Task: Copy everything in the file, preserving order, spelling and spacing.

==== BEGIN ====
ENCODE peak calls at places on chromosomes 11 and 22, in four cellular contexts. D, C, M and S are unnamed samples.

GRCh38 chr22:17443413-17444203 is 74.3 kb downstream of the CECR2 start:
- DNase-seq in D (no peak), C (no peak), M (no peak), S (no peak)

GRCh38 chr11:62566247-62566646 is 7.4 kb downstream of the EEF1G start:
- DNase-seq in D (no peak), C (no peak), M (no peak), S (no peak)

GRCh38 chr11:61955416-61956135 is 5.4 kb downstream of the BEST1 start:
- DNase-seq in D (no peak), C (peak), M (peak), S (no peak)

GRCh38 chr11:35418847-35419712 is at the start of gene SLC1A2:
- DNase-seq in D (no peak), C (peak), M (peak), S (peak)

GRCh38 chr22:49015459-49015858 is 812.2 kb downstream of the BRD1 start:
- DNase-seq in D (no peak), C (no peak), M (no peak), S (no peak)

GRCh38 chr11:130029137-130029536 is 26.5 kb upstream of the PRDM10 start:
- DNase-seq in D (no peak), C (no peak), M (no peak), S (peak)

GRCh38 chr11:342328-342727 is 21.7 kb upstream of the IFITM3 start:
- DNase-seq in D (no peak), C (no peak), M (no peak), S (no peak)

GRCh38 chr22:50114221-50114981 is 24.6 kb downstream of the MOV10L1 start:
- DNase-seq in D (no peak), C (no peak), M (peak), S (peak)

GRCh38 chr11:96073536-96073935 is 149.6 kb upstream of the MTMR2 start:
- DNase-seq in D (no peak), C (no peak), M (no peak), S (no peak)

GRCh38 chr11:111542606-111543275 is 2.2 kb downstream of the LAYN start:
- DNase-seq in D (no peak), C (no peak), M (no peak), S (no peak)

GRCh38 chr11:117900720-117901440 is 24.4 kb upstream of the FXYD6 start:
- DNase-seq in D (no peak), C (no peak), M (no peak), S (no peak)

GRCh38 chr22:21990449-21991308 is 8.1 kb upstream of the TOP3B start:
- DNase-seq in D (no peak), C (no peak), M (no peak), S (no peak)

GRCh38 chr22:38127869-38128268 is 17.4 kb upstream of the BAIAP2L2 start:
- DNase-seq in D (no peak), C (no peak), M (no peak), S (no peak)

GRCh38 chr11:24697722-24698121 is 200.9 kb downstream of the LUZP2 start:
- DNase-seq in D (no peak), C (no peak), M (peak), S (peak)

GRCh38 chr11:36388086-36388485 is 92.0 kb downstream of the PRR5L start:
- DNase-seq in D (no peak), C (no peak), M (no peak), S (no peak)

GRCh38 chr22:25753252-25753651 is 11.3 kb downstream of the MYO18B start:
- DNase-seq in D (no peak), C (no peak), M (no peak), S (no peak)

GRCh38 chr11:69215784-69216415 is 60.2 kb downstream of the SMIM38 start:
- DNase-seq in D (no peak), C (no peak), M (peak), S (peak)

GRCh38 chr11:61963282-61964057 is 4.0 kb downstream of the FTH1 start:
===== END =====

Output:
ENCODE peak calls at places on chromosomes 11 and 22, in four cellular contexts. D, C, M and S are unnamed samples.

GRCh38 chr22:17443413-17444203 is 74.3 kb downstream of the CECR2 start:
- DNase-seq in D (no peak), C (no peak), M (no peak), S (no peak)

GRCh38 chr11:62566247-62566646 is 7.4 kb downstream of the EEF1G start:
- DNase-seq in D (no peak), C (no peak), M (no peak), S (no peak)

GRCh38 chr11:61955416-61956135 is 5.4 kb downstream of the BEST1 start:
- DNase-seq in D (no peak), C (peak), M (peak), S (no peak)

GRCh38 chr11:35418847-35419712 is at the start of gene SLC1A2:
- DNase-seq in D (no peak), C (peak), M (peak), S (peak)

GRCh38 chr22:49015459-49015858 is 812.2 kb downstream of the BRD1 start:
- DNase-seq in D (no peak), C (no peak), M (no peak), S (no peak)

GRCh38 chr11:130029137-130029536 is 26.5 kb upstream of the PRDM10 start:
- DNase-seq in D (no peak), C (no peak), M (no peak), S (peak)

GRCh38 chr11:342328-342727 is 21.7 kb upstream of the IFITM3 start:
- DNase-seq in D (no peak), C (no peak), M (no peak), S (no peak)

GRCh38 chr22:50114221-50114981 is 24.6 kb downstream of the MOV10L1 start:
- DNase-seq in D (no peak), C (no peak), M (peak), S (peak)

GRCh38 chr11:96073536-96073935 is 149.6 kb upstream of the MTMR2 start:
- DNase-seq in D (no peak), C (no peak), M (no peak), S (no peak)

GRCh38 chr11:111542606-111543275 is 2.2 kb downstream of the LAYN start:
- DNase-seq in D (no peak), C (no peak), M (no peak), S (no peak)

GRCh38 chr11:117900720-117901440 is 24.4 kb upstream of the FXYD6 start:
- DNase-seq in D (no peak), C (no peak), M (no peak), S (no peak)

GRCh38 chr22:21990449-21991308 is 8.1 kb upstream of the TOP3B start:
- DNase-seq in D (no peak), C (no peak), M (no peak), S (no peak)

GRCh38 chr22:38127869-38128268 is 17.4 kb upstream of the BAIAP2L2 start:
- DNase-seq in D (no peak), C (no peak), M (no peak), S (no peak)

GRCh38 chr11:24697722-24698121 is 200.9 kb downstream of the LUZP2 start:
- DNase-seq in D (no peak), C (no peak), M (peak), S (peak)

GRCh38 chr11:36388086-36388485 is 92.0 kb downstream of the PRR5L start:
- DNase-seq in D (no peak), C (no peak), M (no peak), S (no peak)

GRCh38 chr22:25753252-25753651 is 11.3 kb downstream of the MYO18B start:
- DNase-seq in D (no peak), C (no peak), M (no peak), S (no peak)

GRCh38 chr11:69215784-69216415 is 60.2 kb downstream of the SMIM38 start:
- DNase-seq in D (no peak), C (no peak), M (peak), S (peak)

GRCh38 chr11:61963282-61964057 is 4.0 kb downstream of the FTH1 start: